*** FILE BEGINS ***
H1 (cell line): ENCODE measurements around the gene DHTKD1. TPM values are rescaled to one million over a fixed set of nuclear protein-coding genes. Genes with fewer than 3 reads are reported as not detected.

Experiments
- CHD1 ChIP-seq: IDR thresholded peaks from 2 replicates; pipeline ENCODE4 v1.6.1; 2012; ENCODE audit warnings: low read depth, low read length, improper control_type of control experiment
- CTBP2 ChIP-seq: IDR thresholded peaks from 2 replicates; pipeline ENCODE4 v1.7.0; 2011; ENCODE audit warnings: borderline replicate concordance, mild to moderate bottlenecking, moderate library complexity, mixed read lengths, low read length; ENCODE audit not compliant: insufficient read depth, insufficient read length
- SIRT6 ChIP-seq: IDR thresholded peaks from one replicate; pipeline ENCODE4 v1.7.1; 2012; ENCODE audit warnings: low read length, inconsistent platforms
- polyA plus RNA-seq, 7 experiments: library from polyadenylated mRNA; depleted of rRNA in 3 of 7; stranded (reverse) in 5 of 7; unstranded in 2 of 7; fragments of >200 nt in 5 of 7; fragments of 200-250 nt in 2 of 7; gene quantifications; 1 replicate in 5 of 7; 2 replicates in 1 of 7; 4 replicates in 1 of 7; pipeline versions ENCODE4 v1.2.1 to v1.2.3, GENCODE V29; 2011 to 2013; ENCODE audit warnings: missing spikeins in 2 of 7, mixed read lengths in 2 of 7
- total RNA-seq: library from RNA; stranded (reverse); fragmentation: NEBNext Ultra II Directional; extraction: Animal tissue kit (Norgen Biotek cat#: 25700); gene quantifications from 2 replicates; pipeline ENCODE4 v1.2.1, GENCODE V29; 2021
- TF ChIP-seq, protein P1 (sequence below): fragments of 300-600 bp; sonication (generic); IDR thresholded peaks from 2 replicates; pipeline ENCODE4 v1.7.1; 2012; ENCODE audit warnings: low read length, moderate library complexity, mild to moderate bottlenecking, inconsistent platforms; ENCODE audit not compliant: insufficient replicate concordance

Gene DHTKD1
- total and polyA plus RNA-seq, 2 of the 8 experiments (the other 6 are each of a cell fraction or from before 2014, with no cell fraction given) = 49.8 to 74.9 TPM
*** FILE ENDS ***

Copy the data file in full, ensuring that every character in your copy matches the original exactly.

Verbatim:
H1 (cell line): ENCODE measurements around the gene DHTKD1. TPM values are rescaled to one million over a fixed set of nuclear protein-coding genes. Genes with fewer than 3 reads are reported as not detected.

Experiments
- CHD1 ChIP-seq: IDR thresholded peaks from 2 replicates; pipeline ENCODE4 v1.6.1; 2012; ENCODE audit warnings: low read depth, low read length, improper control_type of control experiment
- CTBP2 ChIP-seq: IDR thresholded peaks from 2 replicates; pipeline ENCODE4 v1.7.0; 2011; ENCODE audit warnings: borderline replicate concordance, mild to moderate bottlenecking, moderate library complexity, mixed read lengths, low read length; ENCODE audit not compliant: insufficient read depth, insufficient read length
- SIRT6 ChIP-seq: IDR thresholded peaks from one replicate; pipeline ENCODE4 v1.7.1; 2012; ENCODE audit warnings: low read length, inconsistent platforms
- polyA plus RNA-seq, 7 experiments: library from polyadenylated mRNA; depleted of rRNA in 3 of 7; stranded (reverse) in 5 of 7; unstranded in 2 of 7; fragments of >200 nt in 5 of 7; fragments of 200-250 nt in 2 of 7; gene quantifications; 1 replicate in 5 of 7; 2 replicates in 1 of 7; 4 replicates in 1 of 7; pipeline versions ENCODE4 v1.2.1 to v1.2.3, GENCODE V29; 2011 to 2013; ENCODE audit warnings: missing spikeins in 2 of 7, mixed read lengths in 2 of 7
- total RNA-seq: library from RNA; stranded (reverse); fragmentation: NEBNext Ultra II Directional; extraction: Animal tissue kit (Norgen Biotek cat#: 25700); gene quantifications from 2 replicates; pipeline ENCODE4 v1.2.1, GENCODE V29; 2021
- TF ChIP-seq, protein P1 (sequence below): fragments of 300-600 bp; sonication (generic); IDR thresholded peaks from 2 replicates; pipeline ENCODE4 v1.7.1; 2012; ENCODE audit warnings: low read length, moderate library complexity, mild to moderate bottlenecking, inconsistent platforms; ENCODE audit not compliant: insufficient replicate concordance

Gene DHTKD1
- total and polyA plus RNA-seq, 2 of the 8 experiments (the other 6 are each of a cell fraction or from before 2014, with no cell fraction given) = 49.8 to 74.9 TPM